Tanzania Discusses Post 2015 National Priorities for Water

The Tanzania Consultative Meeting on Water in the Post-2015 Agenda convened from 26th – 27th March 2013 at Ubungo Plaza in Dar es Salaam, Tanzania. It was co-led by the Tanzania Country Water Partnership.

Thirty (30) stakeholders comprising government departments, civil society, academia and the private sector, such as the Ministry of Water, Ministry of Land, Institute of Resource Assessment, Lake Rukwa Basin Water Board, Internal Drainage Basin Board, the Ministry of Agriculture Food & Cooperative, Ikra Educational Training Centre (IETC), Ministry of Natural Resources Tourism/DPP, Ministry of Health and Social Welfare, participated in the meeting.

The sub thematic group on water resource management agreed to a number of national priorities, among which include mainstreaming climate change adaptation and resilience building in all water related initiatives. Stakeholders also recognised the need for improved coordination, integration and communication on water, food and energy nexus, so as to ensure food security, energy security and environmental protection.

There was consensus on creating an enabling environment for the implementation of environmental management and water resource management, good governance and sustainable management. Specific mention was made on the need to speed up implementation of the Water Resources Management Act of 2009, as this would move towards the sustainable management of the resource in Tanzania.

The need for increased funding and capacity building in IWRM at all levels was recognised to achieving the intended objectives in the sector. Stakeholders also recognised the need to improve watershed management and cooperation of transboundary waters by calling for a holistic approach in the management of shared international waters.

A number of Key WASH priorities were identified by the sub thematic group. Among these identified were the need for increased opportunities for financing WASH initiatives, particularly on sanitation and hygiene aspects. Stakeholders further saw the need to conduct more research to enable the development of improved delivery on WASH (availability, accessibility, and affordability). Additionally, education and awareness creation, including coordination and communication by and among all stakeholders were seen as enablers to accessing safe water, sanitation and hygiene particularly in rural areas.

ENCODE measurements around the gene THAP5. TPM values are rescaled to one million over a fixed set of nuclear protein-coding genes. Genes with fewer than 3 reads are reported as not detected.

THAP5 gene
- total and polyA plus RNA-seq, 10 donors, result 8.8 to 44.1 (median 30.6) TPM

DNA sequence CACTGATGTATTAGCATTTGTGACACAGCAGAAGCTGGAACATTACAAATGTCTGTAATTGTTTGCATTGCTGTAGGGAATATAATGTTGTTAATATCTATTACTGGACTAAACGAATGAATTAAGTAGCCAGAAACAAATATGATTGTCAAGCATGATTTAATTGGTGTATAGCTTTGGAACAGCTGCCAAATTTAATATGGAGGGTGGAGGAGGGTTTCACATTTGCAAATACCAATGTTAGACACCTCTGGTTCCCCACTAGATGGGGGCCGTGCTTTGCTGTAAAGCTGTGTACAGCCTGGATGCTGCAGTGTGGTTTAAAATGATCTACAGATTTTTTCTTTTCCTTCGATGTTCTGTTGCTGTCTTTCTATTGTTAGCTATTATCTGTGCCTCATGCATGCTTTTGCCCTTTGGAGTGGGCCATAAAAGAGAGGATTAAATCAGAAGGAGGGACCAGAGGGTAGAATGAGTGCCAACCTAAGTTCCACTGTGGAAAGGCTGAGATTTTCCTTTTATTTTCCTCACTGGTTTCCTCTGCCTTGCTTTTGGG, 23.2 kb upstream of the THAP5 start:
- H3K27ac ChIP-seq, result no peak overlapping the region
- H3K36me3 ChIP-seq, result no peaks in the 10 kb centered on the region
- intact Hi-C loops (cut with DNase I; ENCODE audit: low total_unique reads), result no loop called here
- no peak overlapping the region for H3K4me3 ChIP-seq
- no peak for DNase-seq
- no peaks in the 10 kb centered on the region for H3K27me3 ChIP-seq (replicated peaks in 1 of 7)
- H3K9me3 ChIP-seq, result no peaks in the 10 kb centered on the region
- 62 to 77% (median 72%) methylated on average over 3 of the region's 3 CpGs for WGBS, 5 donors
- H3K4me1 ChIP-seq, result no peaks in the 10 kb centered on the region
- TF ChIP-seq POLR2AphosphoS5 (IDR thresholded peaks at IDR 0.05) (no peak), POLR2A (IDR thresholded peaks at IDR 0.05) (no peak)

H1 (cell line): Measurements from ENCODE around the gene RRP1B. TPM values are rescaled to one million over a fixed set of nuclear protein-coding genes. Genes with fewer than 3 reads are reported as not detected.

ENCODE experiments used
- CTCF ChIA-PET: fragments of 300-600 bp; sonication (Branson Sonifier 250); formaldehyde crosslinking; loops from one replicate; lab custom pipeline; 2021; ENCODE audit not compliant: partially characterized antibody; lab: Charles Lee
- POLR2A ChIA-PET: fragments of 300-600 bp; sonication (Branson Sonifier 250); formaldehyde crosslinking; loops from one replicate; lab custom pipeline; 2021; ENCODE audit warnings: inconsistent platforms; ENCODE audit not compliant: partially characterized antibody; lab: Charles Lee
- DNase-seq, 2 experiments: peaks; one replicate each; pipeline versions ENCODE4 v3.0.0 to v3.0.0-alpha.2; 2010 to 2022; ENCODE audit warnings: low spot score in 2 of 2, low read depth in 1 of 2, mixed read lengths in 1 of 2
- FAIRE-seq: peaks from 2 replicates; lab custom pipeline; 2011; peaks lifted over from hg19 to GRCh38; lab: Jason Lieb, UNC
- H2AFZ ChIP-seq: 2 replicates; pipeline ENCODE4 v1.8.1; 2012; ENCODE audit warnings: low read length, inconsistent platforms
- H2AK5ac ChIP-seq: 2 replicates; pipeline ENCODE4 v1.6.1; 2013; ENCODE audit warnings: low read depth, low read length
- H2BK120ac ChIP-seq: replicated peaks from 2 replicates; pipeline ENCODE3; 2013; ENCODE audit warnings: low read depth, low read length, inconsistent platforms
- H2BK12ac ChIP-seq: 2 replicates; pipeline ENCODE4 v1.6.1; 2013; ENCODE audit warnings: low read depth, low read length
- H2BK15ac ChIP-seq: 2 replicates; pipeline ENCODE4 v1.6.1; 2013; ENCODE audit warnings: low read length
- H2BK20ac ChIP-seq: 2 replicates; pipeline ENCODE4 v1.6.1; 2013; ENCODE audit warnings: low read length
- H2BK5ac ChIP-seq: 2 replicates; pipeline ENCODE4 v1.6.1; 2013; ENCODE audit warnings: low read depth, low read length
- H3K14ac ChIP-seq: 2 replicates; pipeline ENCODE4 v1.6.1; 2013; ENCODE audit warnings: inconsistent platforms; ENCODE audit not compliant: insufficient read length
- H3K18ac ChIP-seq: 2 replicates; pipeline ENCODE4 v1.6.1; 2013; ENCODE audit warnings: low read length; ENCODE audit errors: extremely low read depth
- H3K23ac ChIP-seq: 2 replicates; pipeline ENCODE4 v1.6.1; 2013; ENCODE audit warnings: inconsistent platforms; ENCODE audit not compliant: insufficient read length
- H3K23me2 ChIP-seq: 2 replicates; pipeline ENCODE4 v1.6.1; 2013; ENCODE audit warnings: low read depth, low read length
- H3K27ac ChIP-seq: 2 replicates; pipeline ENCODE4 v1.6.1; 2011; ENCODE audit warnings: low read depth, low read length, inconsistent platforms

The sub thematic group on Wastewater and Water Quality agreed on a number of priorities relating to increased and appropriate service systems due to increased population being exerted on the existing service systems. Stakeholders saw the need of introducing de-fluoridation technology in areas with high fluoride content to increase the number of people with access to safe water and water quality related issues.

The consultation further discussed issues on water resource management monitoring and reporting. The stakeholders recognised the need to establish a sustainable national water quality monitoring programme with clear objectives to ensure the availability of water quality information (including maps) at various locations in the country. Increased harmonisation, coordination and monitoring between three key acts (Water Resources Management Act. No. 11 – 2009; the Water Supply and Sanitation Act No. 12 – 2009; and the Environmental Management Act 2004) which adequately address adequately issues of wastewater management and water quality is seen as a priority area.

Some constraints to access to quality water were observed in budget limitations faced by institutions dealing with the management of the resource, which in turn limits the management issues to be monitored. Constraints were also noted in the inadequacy in institutional framework. The discussions made reference to the country’s Integrated Water Resource Management Development Plan (IWRMDP) that is currently under development. It is hoped that the IWRMDP would take on board these issues.